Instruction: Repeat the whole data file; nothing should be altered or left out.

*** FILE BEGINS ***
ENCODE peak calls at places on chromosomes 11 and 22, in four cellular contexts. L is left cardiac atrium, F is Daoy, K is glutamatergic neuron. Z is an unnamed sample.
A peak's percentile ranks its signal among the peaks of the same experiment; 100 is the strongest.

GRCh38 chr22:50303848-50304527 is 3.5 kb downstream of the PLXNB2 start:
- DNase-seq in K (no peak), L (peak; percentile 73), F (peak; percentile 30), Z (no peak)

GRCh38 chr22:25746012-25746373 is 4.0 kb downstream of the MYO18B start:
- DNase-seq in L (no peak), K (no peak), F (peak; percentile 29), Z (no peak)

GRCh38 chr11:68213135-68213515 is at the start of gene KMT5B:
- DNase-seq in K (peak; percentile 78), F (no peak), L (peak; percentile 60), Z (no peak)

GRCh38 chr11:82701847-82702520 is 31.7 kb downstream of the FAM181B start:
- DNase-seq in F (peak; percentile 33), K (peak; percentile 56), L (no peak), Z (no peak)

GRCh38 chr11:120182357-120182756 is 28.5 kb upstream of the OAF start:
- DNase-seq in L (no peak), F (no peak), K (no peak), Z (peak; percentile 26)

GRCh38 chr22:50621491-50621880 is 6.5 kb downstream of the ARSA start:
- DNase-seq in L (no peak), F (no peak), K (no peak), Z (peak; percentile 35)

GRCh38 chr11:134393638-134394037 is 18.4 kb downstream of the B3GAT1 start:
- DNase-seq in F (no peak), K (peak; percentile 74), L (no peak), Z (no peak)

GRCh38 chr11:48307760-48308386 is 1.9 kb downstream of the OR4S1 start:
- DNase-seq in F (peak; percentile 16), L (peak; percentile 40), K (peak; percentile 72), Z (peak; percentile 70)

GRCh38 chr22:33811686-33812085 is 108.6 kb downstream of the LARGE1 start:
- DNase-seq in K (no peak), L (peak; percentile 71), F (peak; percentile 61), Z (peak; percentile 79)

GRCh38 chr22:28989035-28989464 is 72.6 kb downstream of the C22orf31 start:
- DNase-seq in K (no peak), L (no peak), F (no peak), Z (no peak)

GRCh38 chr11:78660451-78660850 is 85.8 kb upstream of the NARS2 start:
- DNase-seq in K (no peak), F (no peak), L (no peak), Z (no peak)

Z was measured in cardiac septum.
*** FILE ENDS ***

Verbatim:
ENCODE peak calls at places on chromosomes 11 and 22, in four cellular contexts. L is left cardiac atrium, F is Daoy, K is glutamatergic neuron. Z is an unnamed sample.
A peak's percentile ranks its signal among the peaks of the same experiment; 100 is the strongest.

GRCh38 chr22:50303848-50304527 is 3.5 kb downstream of the PLXNB2 start:
- DNase-seq in K (no peak), L (peak; percentile 73), F (peak; percentile 30), Z (no peak)

GRCh38 chr22:25746012-25746373 is 4.0 kb downstream of the MYO18B start:
- DNase-seq in L (no peak), K (no peak), F (peak; percentile 29), Z (no peak)

GRCh38 chr11:68213135-68213515 is at the start of gene KMT5B:
- DNase-seq in K (peak; percentile 78), F (no peak), L (peak; percentile 60), Z (no peak)

GRCh38 chr11:82701847-82702520 is 31.7 kb downstream of the FAM181B start:
- DNase-seq in F (peak; percentile 33), K (peak; percentile 56), L (no peak), Z (no peak)

GRCh38 chr11:120182357-120182756 is 28.5 kb upstream of the OAF start:
- DNase-seq in L (no peak), F (no peak), K (no peak), Z (peak; percentile 26)

GRCh38 chr22:50621491-50621880 is 6.5 kb downstream of the ARSA start:
- DNase-seq in L (no peak), F (no peak), K (no peak), Z (peak; percentile 35)

GRCh38 chr11:134393638-134394037 is 18.4 kb downstream of the B3GAT1 start:
- DNase-seq in F (no peak), K (peak; percentile 74), L (no peak), Z (no peak)

GRCh38 chr11:48307760-48308386 is 1.9 kb downstream of the OR4S1 start:
- DNase-seq in F (peak; percentile 16), L (peak; percentile 40), K (peak; percentile 72), Z (peak; percentile 70)

GRCh38 chr22:33811686-33812085 is 108.6 kb downstream of the LARGE1 start:
- DNase-seq in K (no peak), L (peak; percentile 71), F (peak; percentile 61), Z (peak; percentile 79)

GRCh38 chr22:28989035-28989464 is 72.6 kb downstream of the C22orf31 start:
- DNase-seq in K (no peak), L (no peak), F (no peak), Z (no peak)

GRCh38 chr11:78660451-78660850 is 85.8 kb upstream of the NARS2 start:
- DNase-seq in K (no peak), F (no peak), L (no peak), Z (no peak)

Z was measured in cardiac septum.